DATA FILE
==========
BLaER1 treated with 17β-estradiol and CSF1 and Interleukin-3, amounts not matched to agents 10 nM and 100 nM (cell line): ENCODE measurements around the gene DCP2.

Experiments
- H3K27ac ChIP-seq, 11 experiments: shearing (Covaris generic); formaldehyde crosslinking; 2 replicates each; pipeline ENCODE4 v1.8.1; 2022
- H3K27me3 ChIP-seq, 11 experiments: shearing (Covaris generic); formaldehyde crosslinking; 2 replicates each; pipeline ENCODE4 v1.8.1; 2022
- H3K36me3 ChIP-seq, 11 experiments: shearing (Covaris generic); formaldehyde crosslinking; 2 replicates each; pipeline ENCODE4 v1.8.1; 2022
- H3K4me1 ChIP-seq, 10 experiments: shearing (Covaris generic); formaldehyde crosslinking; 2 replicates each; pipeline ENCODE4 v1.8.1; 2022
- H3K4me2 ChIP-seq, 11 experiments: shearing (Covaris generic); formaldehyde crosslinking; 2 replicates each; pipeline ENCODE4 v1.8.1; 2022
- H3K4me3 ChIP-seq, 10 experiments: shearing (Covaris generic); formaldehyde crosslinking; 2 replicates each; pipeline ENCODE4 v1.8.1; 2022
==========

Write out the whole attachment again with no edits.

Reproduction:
BLaER1 treated with 17β-estradiol and CSF1 and Interleukin-3, amounts not matched to agents 10 nM and 100 nM (cell line): ENCODE measurements around the gene DCP2.

Experiments
- H3K27ac ChIP-seq, 11 experiments: shearing (Covaris generic); formaldehyde crosslinking; 2 replicates each; pipeline ENCODE4 v1.8.1; 2022
- H3K27me3 ChIP-seq, 11 experiments: shearing (Covaris generic); formaldehyde crosslinking; 2 replicates each; pipeline ENCODE4 v1.8.1; 2022
- H3K36me3 ChIP-seq, 11 experiments: shearing (Covaris generic); formaldehyde crosslinking; 2 replicates each; pipeline ENCODE4 v1.8.1; 2022
- H3K4me1 ChIP-seq, 10 experiments: shearing (Covaris generic); formaldehyde crosslinking; 2 replicates each; pipeline ENCODE4 v1.8.1; 2022
- H3K4me2 ChIP-seq, 11 experiments: shearing (Covaris generic); formaldehyde crosslinking; 2 replicates each; pipeline ENCODE4 v1.8.1; 2022
- H3K4me3 ChIP-seq, 10 experiments: shearing (Covaris generic); formaldehyde crosslinking; 2 replicates each; pipeline ENCODE4 v1.8.1; 2022